Liberty & Power: Group Blog
David T. Beito
While Washington's current national security worldview remains focused like a laser beam on Iraq and Afghanistan, fires smolder and burn elsewhere. Shifting at least a portion of that concern and those resources to South America, and especially to the Andean region that currently is near the boiling point, is critical to our security. There may not be weapons of mass destruction lurking in the jungles of Venezuela, Colombia or Ecuador (there weren't in Iraq either, of course), but arms are flowing into the area. Venezuela, for example, is buying billions of dollars worth of Russian military equipment. Leftist guerrillas and narco-terrorists remain firmly entrenched in the region, and evidence that other terrorist groups are using the area for problematic purposes is mounting.
Even if the possible loss of a significant portion of our imported oil requirement does not wake the United States from the somnambulant manner in which it views Latin America, perhaps the growing security threat in that area will —- hopefully before a major crisis jars us awake.
A few thoughts. His essay is a well-informed discussion that is grounded in a considerable knowledge of the history of political thought. That said, I note that more than once he elides the distinction between country and nation-state. And I am struck by how much Smith (sometimes by default), Walzer, and Brook and Epstein assume particular historical accounts as true. Consider the following examples, viz.,"Islamic terrorism," the origins of the Six-Day War, Sherman's March through Georgia, and the dropping of atomic bombs on Hiroshima and Nagasaki:
"The authors were not satisfied with presenting their version of just war theory and its application to the ongoing conflict with what they describe (correctly, I think) as "Islamic Totalitarianism."" (Smith)
"On the contrary, he [Michael Walzer] emphatically maintains that an objective threat can justify a preemptive war, e.g., of the sort that Israel fought during the "Six-Day War" in 1967:..." (Smith)
"This is why, although Sherman's actions helped to end the Civil War, he is a reviled figure among Just War theorists: His goal was to preserve his side by inflicting unbearable misery on its enemy's civilian population — the opposite of "good intentions." Many Just War theorists hold — as by their standard they are obliged to hold — that the dropping of atomic bombs on Hiroshima and Nagasaki in 1945 was immoral. America, they claim, should have valued Japanese civilians over the hundreds of thousands of GIs who would have died invading Japan." (Brook and Epstein)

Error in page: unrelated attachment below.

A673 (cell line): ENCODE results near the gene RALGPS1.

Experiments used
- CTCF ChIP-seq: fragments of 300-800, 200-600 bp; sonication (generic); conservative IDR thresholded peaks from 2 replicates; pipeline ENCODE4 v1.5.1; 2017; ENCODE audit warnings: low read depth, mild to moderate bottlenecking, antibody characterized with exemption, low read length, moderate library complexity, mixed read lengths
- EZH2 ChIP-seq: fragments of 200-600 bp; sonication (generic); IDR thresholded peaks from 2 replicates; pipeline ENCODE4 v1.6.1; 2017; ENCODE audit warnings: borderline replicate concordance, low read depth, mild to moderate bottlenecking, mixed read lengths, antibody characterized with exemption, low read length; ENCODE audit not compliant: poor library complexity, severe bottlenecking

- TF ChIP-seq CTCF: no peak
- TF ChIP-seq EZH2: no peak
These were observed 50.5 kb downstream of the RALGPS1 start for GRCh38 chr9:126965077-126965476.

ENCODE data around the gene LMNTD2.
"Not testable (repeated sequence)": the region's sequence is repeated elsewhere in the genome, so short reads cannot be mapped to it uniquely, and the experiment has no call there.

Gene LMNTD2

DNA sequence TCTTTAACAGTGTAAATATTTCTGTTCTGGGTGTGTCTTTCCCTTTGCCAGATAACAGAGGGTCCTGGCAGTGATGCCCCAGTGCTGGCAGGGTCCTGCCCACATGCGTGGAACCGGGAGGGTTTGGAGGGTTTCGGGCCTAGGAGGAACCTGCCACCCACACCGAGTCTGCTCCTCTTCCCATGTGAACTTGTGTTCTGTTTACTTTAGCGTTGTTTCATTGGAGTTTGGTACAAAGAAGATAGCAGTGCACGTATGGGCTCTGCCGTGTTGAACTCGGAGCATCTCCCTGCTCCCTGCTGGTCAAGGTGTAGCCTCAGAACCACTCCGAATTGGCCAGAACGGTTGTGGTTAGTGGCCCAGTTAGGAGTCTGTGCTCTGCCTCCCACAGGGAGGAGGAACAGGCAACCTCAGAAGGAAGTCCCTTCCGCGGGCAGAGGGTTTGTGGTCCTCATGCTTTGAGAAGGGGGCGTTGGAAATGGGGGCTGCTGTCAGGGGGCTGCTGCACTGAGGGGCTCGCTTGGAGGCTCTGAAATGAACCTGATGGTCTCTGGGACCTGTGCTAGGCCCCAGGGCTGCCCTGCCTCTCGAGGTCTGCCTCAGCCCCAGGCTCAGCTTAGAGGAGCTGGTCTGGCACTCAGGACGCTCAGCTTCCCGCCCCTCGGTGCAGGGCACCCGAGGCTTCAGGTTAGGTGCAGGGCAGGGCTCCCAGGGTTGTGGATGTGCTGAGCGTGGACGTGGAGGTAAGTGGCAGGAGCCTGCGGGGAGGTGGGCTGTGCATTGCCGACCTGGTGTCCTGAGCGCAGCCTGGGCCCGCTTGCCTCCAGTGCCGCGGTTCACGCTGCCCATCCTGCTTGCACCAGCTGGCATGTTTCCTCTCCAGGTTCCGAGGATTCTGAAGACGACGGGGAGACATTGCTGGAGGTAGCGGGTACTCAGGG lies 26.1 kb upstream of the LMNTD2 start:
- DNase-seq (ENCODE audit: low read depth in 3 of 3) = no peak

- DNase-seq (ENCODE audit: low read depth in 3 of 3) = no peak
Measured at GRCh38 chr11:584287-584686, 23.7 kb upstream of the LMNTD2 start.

So much of modern just war theory, including George Smith's account, seems to have very little, if anything, to say about the relationship between war and the state. I'm not just thinking along the lines of Randolph Bourne's dictum, War Is the Health of the State, although that is part of it. I'm also thinking of how the state makes wars and that discussion of just war theory is divorced from the historical realities of state making and war making. That's why so much of contemporary libertarian discussion on this issue, such as it is, reminds me of medieval theologians debating how many angels can dance on the head of a pin.
David T. Beito
For more details about the conference, see here.
David T. Beito
For those who haven’t read it, Wertham’s alarmist screed, The Seduction of the Innocent, is good for more than a few laughs.
Wertham fearfully speculates at length, for example, about a possible gay relationship between Bruce Wayne and his young “ward” Dick Grayson. Much less amusing were the resultant calls for censorship. These ultimately led to the “voluntary” establishment of the Comics Code Authority by the industry.
Hat tip Norman Singleton
David T. Beito
With some success, enemies of free speech are using the Commission to censor blogs and magazines for alleged"hate speech."
Roderick T. Long
[cross-posted at Austro-Athenian Empire]
Last Friday I presented a revised version of my talk On Making Small Contributions to Evil to the Auburn Philosophical Society.
This coming weekend Ill be presenting a paper on Herbert Spencer, Gustave de Molinari, and the Evanescence of War at a panel on The Libertarian Antiwar Tradition from the 1930s to the 1950s at the Historians Against the War conference in Atlanta. Fellow panelist David Beito will be presenting Zora Neale Hurston, Rose Wilder Lane, and Isabel Paterson on Race, War, Individualism, and the State.
Cavilers may object that Spencer and Molinari werent strictly 1930s-50s era guys. Well, Brian Doherty was going to present something topically relevant but had to back out, so Im replacing him and had to throw something together at the last minute, and this is it.
David T. Beito
Go here for the stream.
Aeon J. Skoble